All the Same CoR to Me

Just how hot is that driver in your bag?

Bag DropAnd now all is right in the world. The R&A reminded golfers on November 11, 2007 that a new rule would go into effect on January 1, 2008 that would align themselves with the USGA to have a limit to the “spring-like” effect of drivers and establish a world-wide coefficient of restitution (COR) limit of 0.83 for all drivers, down from their previous limit of 0.86.

While this ruling doesn’t mean much to most golfers (especially those under the rules of the USGA) it will have an effect on the rest of the world as some previously legal drivers will now need to be replaced in order to fall under the new limit.

I could go into detail about the various types of collisions and “spring-like” effects on drivers, but I don’t have a degree in physics and Ralph Maltby already has a good explanation and some examples to better understand the coefficient of restitution and what it means to distance and drivers.

Ruling Bodies
In 2002, the USGA and R&A were ready to go towards establishing a coefficient of restitution (CoR) limit for drivers. The prevailing thought was that the USGA would up their CoR limit from 0.83 to 0.86 over a five-year period beginning in 2003 (“highly skilled golfers” would be limited to 0.83). Manufacturers were ramping up efforts to get “hot” drivers out in the U.S. market in anticipation of the new ruling. The few companies that already had non-conforming drivers out on the market were getting ready to market this change. Golfers of all levels had visions of hitting longer drives dancing through their heads.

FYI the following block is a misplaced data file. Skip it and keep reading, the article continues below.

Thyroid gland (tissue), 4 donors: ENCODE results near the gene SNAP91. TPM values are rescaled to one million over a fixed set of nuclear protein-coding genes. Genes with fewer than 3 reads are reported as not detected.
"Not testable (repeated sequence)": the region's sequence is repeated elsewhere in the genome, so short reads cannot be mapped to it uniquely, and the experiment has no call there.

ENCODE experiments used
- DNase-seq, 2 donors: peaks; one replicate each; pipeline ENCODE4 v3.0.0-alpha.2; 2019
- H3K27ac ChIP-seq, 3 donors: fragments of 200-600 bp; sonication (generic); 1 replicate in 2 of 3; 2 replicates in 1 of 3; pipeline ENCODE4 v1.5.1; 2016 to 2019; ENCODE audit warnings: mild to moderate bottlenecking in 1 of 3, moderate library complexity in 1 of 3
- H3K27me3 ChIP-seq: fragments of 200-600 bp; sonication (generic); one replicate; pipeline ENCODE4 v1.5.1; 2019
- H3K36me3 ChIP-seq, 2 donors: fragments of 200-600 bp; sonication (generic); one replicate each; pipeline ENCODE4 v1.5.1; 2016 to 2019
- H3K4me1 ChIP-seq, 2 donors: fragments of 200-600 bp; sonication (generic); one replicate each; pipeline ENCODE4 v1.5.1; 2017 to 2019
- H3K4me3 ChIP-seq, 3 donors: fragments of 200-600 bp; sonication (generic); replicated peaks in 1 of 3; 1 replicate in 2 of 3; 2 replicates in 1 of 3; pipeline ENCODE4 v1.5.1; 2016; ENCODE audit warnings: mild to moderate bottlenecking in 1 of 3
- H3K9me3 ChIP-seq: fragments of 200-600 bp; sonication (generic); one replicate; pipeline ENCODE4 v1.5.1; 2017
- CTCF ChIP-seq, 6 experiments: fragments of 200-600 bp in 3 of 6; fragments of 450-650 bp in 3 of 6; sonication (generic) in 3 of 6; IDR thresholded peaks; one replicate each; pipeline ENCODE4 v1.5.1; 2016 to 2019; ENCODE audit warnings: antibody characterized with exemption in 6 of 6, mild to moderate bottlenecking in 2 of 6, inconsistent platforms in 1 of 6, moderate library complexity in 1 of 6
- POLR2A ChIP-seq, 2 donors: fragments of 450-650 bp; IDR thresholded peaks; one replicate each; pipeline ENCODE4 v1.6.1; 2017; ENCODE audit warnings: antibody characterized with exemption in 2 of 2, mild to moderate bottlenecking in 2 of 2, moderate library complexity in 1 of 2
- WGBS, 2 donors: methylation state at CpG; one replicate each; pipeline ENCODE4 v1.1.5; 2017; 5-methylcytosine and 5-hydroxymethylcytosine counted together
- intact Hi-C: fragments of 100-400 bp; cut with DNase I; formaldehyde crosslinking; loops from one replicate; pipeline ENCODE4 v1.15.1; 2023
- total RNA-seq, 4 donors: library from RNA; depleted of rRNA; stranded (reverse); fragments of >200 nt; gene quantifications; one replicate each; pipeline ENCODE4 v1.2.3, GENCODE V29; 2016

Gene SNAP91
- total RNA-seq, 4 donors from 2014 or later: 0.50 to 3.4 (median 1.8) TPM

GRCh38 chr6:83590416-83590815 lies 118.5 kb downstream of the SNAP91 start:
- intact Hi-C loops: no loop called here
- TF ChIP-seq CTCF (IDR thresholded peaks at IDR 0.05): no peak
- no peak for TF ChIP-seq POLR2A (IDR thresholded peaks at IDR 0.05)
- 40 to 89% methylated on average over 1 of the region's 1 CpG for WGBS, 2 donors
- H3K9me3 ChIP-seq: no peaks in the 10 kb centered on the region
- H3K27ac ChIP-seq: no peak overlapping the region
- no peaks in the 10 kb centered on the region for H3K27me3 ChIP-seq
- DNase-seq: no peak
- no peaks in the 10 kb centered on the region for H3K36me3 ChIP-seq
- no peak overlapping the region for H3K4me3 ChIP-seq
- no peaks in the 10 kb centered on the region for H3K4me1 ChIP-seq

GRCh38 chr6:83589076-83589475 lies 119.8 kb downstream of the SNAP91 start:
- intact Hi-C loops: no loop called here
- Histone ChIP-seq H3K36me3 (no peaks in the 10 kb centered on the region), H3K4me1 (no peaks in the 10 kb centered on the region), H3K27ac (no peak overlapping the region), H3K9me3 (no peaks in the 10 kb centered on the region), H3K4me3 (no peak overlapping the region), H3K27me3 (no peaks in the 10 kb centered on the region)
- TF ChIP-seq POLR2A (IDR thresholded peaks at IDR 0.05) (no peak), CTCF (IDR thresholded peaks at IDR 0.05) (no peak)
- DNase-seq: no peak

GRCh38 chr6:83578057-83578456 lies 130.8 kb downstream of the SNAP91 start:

What happened? Well, the R&A never really went along with the 0.86 limit (or any number for that matter) and there was mass confusion over the non-definition (or lack thereof) of what a “highly skilled golfer” was and who could only use a driver with a CoR of 0.83. In the end, the USGA went with a CoR of 0.83 limit for where their ruling would govern and the R&A would not have a CoR limit at all. One addition mandated that a 0.83 CoR would go into effect for all golfers around the world effective on January 1, 2008.

Guess what date is right around the corner?

The R&A has established a list of conforming and non-conforming driver heads for you to peruse to ensure the driver currently in your bag will be good to go on January 1, 2008. If anything, the new ruling gives you a great excuse to go out and get a new conforming driver for the holidays.

In the end, what does January 1, 2008 mean to you besides sleeping off too much champagne and watching bowl games? If you’ve been living in the U.S., it means relatively nothing. If you follow the USGA’s Rules of Golf, you should have banished your non-conforming driver to the garage or to online auction a few years ago.

The rest of the world is about to lose a meter or two on their drives, however, and there may be some increases in driver sales as golfers who may have been playing with a driver with a higher CoR will now have to replaced with a conforming one, if they follow the rules of the R&A.

One final thought on this issue. Now that an universal CoR is officially established, is this the end of the discussion or could the USGA revisit this at a later date in an attempt to “roll-back” distance? It wouldn’t be the first time they’ve looked at rolling back the clock on golf equipment.

2 thoughts on “All the Same CoR to Me”

  1. 😀 I already have a conforming club, but the wife doesn’t know…look who’s getting a new Titleist this December!

Leave a Reply

Your email address will not be published. Required fields are marked *